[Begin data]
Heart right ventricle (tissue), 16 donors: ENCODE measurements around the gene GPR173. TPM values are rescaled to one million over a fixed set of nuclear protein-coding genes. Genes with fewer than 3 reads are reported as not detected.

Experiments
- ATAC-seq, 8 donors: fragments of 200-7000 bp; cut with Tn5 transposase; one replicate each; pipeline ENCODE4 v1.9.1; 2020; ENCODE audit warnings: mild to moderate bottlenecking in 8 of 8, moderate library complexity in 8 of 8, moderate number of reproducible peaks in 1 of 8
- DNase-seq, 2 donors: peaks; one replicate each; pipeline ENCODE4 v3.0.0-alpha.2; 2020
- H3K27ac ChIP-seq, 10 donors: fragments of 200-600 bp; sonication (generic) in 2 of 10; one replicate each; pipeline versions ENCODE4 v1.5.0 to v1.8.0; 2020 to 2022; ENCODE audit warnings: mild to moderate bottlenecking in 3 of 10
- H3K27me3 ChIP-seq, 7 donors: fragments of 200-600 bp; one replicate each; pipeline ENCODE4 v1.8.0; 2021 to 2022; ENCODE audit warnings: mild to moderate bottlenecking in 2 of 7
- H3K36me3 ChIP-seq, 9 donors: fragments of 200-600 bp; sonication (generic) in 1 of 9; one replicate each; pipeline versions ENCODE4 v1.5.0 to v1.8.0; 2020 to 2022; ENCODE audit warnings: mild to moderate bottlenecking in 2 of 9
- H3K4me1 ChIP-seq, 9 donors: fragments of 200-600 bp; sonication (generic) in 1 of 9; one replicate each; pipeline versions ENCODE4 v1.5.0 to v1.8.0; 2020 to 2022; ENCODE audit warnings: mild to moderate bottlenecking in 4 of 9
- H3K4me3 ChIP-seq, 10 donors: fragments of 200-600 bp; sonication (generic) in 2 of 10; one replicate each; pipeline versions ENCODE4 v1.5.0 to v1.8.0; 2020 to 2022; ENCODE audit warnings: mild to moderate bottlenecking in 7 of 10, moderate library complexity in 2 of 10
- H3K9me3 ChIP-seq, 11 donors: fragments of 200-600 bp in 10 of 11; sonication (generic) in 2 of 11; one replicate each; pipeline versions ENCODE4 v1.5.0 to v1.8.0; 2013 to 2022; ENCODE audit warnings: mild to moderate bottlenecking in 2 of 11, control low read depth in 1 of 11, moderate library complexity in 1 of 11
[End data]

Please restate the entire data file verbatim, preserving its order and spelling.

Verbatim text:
Heart right ventricle (tissue), 16 donors: ENCODE measurements around the gene GPR173. TPM values are rescaled to one million over a fixed set of nuclear protein-coding genes. Genes with fewer than 3 reads are reported as not detected.

Experiments
- ATAC-seq, 8 donors: fragments of 200-7000 bp; cut with Tn5 transposase; one replicate each; pipeline ENCODE4 v1.9.1; 2020; ENCODE audit warnings: mild to moderate bottlenecking in 8 of 8, moderate library complexity in 8 of 8, moderate number of reproducible peaks in 1 of 8
- DNase-seq, 2 donors: peaks; one replicate each; pipeline ENCODE4 v3.0.0-alpha.2; 2020
- H3K27ac ChIP-seq, 10 donors: fragments of 200-600 bp; sonication (generic) in 2 of 10; one replicate each; pipeline versions ENCODE4 v1.5.0 to v1.8.0; 2020 to 2022; ENCODE audit warnings: mild to moderate bottlenecking in 3 of 10
- H3K27me3 ChIP-seq, 7 donors: fragments of 200-600 bp; one replicate each; pipeline ENCODE4 v1.8.0; 2021 to 2022; ENCODE audit warnings: mild to moderate bottlenecking in 2 of 7
- H3K36me3 ChIP-seq, 9 donors: fragments of 200-600 bp; sonication (generic) in 1 of 9; one replicate each; pipeline versions ENCODE4 v1.5.0 to v1.8.0; 2020 to 2022; ENCODE audit warnings: mild to moderate bottlenecking in 2 of 9
- H3K4me1 ChIP-seq, 9 donors: fragments of 200-600 bp; sonication (generic) in 1 of 9; one replicate each; pipeline versions ENCODE4 v1.5.0 to v1.8.0; 2020 to 2022; ENCODE audit warnings: mild to moderate bottlenecking in 4 of 9
- H3K4me3 ChIP-seq, 10 donors: fragments of 200-600 bp; sonication (generic) in 2 of 10; one replicate each; pipeline versions ENCODE4 v1.5.0 to v1.8.0; 2020 to 2022; ENCODE audit warnings: mild to moderate bottlenecking in 7 of 10, moderate library complexity in 2 of 10
- H3K9me3 ChIP-seq, 11 donors: fragments of 200-600 bp in 10 of 11; sonication (generic) in 2 of 11; one replicate each; pipeline versions ENCODE4 v1.5.0 to v1.8.0; 2013 to 2022; ENCODE audit warnings: mild to moderate bottlenecking in 2 of 11, control low read depth in 1 of 11, moderate library complexity in 1 of 11